Just to be more complete in the discussion with Wendy about EcoSmarte, she did not fully represent what was being done for oxidation when she described the titanium coated with noble metals. If you look at the EcoSmarte website and click on the Science Summary link, they describe what is being done (sort of). It's essentially electrolysis of the water which produces mostly hydrogen and oxygen gases, but probably due to their proprietary coatings of noble metals and use of sufficient voltage, they also say they produce some amounts of hydroxyl radical, atomic oxygen and hydrogen peroxide.
Their table of Oxidation Reduction Potentials is incorrect in that they list "Sodium Hypochlorite" with a symbol of salt (NaCl) and give it an ORP which it does not have. I think they meant hypochlorite or OCl- since the ORP is roughly close to that. But then they say that each EcoSmarte oxidizer (in bold) has a higher ORP than sodium hypochlorite and that is very misleading because some of the ORPs listed are for standard conditions (1 Molar concentrations) and not for the conditions (including pH) of the pool. There really isn't a separate hypochlorite and hypochlorous acid ORP -- they have a single ORP since they are in equilibrium and the ORP is higher than that of oxygen. Interestingly, the oxygen ORP they list is closer to the theoretical number in pool conditions, but this is still a theoretical number. Actual ORP sensors tend to measure dissolved oxygen ORP at around 300-400 mV while chlorine, even with CYA, is around 650 mV.
Anyway, the main problem is that there is no indication that the much more powerful oxidizers are produced in any significant quantities except for their claim that "20-80 grams per minute of oxygen radicals are created from the water". All they claim they have demonstrated is that dissolved oxygen measures an increase to which I say DUH! Oxygen is clearly produced through electrolysis, but water is already saturated with oxygen due to its equilibrium with the air so adding more isn't going to do any good except to cause oxygen bubbles to percolate through the water (as well as hydrogen gas bubbles at the other electrode) and may lead to a SMALL amount of super-saturation as dissolved oxygen (DO). Anyway, back to the 20-80 grams per minute claim for oxygen radicals. Let's assume that they are talking about atomic oxygen with roughly 16 g/mole molecular weight. That's 1.25 - 5 moles of atomic oxygen per minute. That's 96485 Amp-sec/mole * 1.25 moles = 120,606 Amp-seconds minimum or over one minute (remember they said "grams per minute") that's 2010 Amps. That's not very low current, now is it! The electrolysis at around 2 amps would produce milligrams per minute, but most of that would be oxygen gas. So who knows what the REAL number is for the amount of oxygen radicals being produced.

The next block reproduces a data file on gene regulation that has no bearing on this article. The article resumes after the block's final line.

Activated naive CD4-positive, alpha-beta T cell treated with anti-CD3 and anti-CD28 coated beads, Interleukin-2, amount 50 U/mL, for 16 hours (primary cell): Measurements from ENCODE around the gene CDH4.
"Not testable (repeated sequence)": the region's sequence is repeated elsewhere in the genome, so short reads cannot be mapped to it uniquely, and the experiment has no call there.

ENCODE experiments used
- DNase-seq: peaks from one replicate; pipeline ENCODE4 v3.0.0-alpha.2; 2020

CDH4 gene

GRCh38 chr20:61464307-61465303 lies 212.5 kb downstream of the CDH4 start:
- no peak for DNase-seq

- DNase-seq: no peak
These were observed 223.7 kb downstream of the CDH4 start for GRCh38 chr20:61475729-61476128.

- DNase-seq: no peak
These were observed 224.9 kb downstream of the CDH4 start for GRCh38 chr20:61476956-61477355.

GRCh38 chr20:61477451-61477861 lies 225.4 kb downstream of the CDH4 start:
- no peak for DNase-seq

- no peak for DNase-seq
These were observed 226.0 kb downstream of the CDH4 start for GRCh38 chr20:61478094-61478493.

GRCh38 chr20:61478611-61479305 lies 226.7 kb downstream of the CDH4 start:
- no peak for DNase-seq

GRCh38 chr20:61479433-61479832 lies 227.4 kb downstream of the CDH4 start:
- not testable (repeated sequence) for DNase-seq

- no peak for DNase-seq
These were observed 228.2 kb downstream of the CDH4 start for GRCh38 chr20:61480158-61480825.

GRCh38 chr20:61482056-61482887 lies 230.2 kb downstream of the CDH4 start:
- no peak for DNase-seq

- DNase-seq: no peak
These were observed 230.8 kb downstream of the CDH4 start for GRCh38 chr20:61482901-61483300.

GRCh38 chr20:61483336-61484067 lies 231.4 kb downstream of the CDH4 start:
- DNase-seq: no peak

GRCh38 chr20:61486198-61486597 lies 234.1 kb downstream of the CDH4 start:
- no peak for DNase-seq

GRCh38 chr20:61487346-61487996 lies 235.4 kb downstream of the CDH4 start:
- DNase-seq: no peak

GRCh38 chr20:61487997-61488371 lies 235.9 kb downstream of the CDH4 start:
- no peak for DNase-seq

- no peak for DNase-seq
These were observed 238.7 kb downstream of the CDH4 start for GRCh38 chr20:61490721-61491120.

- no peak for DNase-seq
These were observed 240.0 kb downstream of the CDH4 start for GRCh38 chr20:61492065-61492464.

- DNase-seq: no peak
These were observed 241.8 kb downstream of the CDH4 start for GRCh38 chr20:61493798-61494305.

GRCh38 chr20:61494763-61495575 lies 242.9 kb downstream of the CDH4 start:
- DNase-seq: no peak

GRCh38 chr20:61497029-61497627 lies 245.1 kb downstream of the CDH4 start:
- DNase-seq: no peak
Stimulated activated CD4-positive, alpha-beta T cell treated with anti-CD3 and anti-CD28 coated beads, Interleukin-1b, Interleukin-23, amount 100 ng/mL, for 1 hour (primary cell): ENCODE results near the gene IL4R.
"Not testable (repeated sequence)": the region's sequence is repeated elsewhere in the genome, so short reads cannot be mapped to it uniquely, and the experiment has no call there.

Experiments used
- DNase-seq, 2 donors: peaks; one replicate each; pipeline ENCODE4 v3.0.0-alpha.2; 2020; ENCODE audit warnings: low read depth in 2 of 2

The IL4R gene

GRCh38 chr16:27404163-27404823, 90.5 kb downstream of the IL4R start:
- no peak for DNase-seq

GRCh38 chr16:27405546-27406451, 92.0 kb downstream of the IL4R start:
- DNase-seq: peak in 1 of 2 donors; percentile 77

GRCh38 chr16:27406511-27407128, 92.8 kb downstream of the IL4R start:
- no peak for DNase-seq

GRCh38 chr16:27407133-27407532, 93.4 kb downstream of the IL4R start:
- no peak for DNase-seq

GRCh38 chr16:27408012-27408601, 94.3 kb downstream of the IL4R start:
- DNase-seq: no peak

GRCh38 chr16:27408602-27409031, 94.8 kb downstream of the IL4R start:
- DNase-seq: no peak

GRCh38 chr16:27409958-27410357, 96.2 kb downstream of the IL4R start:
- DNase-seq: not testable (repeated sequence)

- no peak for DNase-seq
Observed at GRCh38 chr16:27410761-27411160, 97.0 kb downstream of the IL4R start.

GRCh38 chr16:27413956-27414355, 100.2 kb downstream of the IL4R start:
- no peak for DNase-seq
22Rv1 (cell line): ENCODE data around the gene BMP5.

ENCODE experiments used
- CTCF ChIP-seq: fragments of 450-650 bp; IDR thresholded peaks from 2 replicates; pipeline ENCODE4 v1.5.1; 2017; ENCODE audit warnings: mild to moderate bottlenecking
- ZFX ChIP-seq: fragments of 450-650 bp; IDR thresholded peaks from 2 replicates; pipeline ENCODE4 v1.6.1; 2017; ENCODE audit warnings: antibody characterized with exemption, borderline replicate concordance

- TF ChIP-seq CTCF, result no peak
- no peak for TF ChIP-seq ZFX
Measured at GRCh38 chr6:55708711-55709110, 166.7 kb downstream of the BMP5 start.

waterbear (Evan) talked about this earlier, but their claim about EcoSmarte electronic oxidation keeping calcium carbonate from precipitating by keeping it in the soft bicarbonate form is ridiculous. It's completely dependent on pH, TA, CH and temperature. They say they have a successful history up to a pH of 8.3 and CH of 442 ppm -- well, sure, if you have the TA be low enough then you can ensure no scaling will occur. At a TA of 50 ppm, the saturation index with their pH of 8.3 and CH of 442 is +0.6 which is high, but probably not quite high enough to show scaling. At a TA of 100 ppm (CYA of 30 ppm), it would be +0.95 so would likely start to show scaling. There's nothing about the EcoSmarte system that changes that. At a pH of 7.5 they should be able to handle a CH of 2000 ppm or more before scaling becomes a serious problem (saturation index of +0.6 with TA of 100). And maybe when they talk about their successful history up to a pH of 8.3, they are referring to initial water, not the pH they normally target which is close to 7.0 and of course would not show scaling even with rather extreme TA and CH.
They say "Calcium is managed in bicarbonate form CA(H(CO³)² to 155Â°F under methods testing approved by ETL/EPA Labs and developed by Ecosmarte® in 1995. Alkalinity of the water is also primarily bicarbonate, reducing corrosion tendencies. These principles are consistent with Langlier theory, though not widely known in the water industry. Most Canadian and European water analysis are now measuring bicarbonates." Well, we already talked about the saturation index so principles consistent with that index would be, perhaps, controlling pH, TA, CH and temperature?